Humanity needs the future of software to have the following two properties:
Rust makes software much more secure, and significantly less simple.
Security-wise, replacing all the world's C and C++ with Rust is A Big Deal, especially with AI-powered superhackers on the horizon. This fundamentally makes Rust a net positive for the world.
Software simplicity matters a lot because the world runs on software, the future cannot realistically be good for humans without our world (and thus our software) being human-comprehensible, and complex software makes our world much more difficult to comprehend (and thus to effectively repair or replace).
Simplicity-wise, the good news is that Rust will largely replace C++, which is already complex, so Rust's complexity isn't hurting us in those cases.
The bad news is that Rust will also replace some C and Go code, which will add complexity to the world.
More broadly, Rust's complexity makes Rust harder to learn, which is an unnecessary burden placed on those learning it.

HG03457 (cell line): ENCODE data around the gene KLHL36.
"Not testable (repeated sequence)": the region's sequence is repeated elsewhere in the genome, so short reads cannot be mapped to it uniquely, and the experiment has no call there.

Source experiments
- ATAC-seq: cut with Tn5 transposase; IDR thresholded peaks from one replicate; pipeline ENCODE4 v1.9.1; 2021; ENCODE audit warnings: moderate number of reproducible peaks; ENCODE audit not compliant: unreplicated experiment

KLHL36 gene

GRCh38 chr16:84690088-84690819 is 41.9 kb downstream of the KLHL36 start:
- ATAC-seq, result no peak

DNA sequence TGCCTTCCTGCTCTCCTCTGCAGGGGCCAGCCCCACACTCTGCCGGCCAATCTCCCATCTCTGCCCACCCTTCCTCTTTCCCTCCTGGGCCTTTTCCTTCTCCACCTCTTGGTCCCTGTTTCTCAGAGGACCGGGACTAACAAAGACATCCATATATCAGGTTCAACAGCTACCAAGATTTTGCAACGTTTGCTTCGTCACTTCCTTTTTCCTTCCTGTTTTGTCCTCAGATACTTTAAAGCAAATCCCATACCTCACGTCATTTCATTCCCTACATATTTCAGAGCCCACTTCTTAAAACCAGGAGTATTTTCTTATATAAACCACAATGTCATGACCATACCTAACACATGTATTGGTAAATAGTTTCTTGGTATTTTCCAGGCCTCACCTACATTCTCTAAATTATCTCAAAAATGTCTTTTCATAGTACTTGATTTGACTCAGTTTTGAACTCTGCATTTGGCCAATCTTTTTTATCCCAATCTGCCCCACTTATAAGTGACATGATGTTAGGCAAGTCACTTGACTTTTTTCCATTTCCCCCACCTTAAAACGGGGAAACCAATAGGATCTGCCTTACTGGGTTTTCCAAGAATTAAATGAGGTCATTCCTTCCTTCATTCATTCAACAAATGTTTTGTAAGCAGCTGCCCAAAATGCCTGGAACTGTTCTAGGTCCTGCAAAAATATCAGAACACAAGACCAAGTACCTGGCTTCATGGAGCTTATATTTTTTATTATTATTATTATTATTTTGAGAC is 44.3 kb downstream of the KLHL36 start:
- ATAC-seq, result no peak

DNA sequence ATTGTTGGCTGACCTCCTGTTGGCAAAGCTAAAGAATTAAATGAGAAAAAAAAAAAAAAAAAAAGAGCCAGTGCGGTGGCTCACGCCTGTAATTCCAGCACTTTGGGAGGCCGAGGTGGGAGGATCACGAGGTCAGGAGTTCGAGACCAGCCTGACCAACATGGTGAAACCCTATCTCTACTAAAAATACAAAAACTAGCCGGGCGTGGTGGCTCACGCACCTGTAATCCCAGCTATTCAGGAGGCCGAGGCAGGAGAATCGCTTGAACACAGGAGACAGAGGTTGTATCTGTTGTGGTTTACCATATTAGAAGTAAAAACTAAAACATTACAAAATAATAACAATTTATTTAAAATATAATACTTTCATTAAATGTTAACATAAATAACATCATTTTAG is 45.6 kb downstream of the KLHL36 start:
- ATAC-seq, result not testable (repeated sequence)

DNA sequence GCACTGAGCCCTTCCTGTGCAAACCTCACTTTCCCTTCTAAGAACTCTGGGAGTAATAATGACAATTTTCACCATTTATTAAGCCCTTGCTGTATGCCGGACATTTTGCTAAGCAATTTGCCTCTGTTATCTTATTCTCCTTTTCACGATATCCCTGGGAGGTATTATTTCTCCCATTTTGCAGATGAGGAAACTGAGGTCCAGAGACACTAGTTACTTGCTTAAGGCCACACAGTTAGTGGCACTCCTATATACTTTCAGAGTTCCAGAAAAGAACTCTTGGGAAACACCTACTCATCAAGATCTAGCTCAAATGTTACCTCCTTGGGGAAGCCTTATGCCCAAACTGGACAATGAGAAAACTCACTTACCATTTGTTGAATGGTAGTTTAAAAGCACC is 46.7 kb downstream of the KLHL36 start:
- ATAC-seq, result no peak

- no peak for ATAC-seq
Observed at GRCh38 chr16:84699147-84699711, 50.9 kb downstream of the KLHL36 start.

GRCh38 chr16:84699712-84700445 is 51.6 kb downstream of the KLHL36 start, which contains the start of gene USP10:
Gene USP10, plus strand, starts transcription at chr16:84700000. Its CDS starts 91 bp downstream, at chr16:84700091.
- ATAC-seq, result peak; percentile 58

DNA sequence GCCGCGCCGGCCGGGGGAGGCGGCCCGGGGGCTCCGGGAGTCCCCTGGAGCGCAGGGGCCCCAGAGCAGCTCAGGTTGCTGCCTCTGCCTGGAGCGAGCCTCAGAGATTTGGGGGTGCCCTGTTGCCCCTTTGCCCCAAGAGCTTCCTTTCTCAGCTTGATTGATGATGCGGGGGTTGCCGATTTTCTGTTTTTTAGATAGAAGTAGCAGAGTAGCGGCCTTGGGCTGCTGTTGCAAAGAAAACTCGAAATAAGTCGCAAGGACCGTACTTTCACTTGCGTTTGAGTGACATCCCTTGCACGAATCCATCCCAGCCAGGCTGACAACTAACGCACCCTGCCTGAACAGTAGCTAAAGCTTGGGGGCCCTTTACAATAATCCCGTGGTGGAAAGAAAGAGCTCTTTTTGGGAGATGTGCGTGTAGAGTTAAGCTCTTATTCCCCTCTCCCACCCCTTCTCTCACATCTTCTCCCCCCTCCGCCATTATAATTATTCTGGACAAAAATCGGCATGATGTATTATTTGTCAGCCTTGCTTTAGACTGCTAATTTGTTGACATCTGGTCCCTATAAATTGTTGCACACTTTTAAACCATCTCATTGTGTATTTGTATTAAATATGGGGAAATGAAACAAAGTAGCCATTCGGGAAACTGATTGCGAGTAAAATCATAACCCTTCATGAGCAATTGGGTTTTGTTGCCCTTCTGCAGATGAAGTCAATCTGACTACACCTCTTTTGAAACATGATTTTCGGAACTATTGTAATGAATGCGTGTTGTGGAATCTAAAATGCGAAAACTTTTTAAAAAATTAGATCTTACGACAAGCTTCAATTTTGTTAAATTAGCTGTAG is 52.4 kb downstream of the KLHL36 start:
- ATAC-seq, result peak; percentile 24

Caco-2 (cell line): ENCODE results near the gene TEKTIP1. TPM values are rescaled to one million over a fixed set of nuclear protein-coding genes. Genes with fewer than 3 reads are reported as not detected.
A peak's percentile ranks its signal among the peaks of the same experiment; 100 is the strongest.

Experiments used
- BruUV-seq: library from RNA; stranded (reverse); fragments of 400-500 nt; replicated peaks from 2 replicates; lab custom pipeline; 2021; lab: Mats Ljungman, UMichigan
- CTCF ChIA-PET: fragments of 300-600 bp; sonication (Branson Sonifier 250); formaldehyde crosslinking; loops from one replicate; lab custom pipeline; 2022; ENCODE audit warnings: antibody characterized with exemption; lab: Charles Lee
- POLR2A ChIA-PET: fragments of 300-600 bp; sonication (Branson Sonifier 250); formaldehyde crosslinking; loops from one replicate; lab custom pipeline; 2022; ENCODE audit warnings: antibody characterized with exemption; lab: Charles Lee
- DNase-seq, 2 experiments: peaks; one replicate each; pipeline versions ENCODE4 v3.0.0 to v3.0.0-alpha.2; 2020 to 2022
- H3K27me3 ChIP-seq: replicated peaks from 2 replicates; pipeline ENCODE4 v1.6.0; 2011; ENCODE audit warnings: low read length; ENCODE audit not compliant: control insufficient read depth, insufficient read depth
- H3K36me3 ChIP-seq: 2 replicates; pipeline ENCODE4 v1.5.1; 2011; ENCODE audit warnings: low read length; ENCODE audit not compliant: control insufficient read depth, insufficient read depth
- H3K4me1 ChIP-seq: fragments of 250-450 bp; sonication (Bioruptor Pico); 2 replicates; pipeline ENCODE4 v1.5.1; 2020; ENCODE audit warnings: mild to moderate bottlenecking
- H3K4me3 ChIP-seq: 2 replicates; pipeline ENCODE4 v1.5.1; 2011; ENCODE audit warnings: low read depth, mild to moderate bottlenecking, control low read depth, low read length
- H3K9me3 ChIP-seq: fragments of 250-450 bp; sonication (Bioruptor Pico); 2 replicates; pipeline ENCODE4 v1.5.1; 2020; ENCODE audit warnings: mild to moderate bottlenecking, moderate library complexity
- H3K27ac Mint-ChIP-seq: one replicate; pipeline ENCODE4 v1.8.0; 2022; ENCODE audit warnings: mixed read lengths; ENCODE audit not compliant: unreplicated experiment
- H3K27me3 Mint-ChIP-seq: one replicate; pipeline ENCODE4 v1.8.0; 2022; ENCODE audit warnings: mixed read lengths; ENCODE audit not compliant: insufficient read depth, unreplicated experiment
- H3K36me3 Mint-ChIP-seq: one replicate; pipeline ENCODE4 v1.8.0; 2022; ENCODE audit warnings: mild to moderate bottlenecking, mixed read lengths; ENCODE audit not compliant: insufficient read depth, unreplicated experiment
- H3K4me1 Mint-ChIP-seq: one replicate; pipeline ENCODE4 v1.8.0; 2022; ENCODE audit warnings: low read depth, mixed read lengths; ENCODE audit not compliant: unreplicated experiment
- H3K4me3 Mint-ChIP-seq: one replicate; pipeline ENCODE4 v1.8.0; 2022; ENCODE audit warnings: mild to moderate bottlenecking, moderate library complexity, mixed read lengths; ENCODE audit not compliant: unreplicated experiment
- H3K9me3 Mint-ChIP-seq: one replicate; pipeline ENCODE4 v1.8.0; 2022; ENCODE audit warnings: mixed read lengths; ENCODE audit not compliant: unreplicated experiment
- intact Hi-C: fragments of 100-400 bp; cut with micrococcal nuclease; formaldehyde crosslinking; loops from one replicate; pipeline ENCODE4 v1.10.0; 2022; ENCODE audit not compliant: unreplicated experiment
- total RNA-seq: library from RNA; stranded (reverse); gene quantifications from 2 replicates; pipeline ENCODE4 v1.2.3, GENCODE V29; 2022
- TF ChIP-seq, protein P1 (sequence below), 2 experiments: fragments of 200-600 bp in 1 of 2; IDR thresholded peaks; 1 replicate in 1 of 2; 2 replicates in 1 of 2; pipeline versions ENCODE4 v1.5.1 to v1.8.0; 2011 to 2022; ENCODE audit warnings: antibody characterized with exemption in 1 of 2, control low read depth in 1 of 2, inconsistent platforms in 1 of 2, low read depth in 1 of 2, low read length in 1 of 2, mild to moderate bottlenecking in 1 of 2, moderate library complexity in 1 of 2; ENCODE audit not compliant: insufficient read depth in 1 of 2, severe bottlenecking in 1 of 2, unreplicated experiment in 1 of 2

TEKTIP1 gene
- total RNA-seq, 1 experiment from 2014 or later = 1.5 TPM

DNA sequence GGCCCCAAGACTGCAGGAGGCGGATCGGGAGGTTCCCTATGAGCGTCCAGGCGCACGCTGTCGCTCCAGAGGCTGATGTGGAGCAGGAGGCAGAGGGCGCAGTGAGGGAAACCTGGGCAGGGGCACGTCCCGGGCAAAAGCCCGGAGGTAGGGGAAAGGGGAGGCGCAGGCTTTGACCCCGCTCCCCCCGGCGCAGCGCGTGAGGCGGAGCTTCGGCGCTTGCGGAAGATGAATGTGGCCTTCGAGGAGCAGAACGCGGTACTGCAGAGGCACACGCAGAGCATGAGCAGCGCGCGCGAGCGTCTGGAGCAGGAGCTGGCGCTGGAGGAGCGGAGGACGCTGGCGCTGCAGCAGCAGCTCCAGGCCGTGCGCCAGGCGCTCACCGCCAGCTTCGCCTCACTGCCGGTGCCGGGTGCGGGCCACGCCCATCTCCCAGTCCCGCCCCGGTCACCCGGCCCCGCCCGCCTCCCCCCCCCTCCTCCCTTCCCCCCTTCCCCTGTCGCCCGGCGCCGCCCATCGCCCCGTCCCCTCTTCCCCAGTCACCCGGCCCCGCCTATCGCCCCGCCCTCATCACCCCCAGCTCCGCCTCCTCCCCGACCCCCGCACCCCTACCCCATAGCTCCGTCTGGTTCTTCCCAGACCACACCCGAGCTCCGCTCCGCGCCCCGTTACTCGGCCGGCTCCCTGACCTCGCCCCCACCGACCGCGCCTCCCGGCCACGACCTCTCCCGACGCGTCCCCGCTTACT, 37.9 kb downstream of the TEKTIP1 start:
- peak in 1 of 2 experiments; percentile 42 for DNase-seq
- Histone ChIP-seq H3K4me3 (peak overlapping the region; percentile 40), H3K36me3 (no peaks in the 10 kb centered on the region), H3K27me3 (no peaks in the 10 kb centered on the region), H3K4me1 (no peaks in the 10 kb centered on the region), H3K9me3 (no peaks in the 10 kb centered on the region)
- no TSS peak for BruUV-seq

If in 2050, programmers are sitting around waiting for their Rust code to compile just to be told that we failed to sacrifice enough to appease the borrow-checker gods, well... let's just say that's not exactly the bright, exciting, near-utopian future we all want.
Rust helps us to secure our future while making our world harder to comprehend. Humans should never write C or C++ code ever again; it's just too dangerous. In these embedded and ultra-high-performance situations, please use Rust instead!
Overall, I look forward to a future where every operating system, web browser, and WebAssembly runtime is written in (hopefully a simpler variant of) Rust, Vale, or Cone, and where the rest of us can program in some variant of V, Go, or Janet, then compile our software to WebAssembly -- a technology which I am quite confident is the future of software.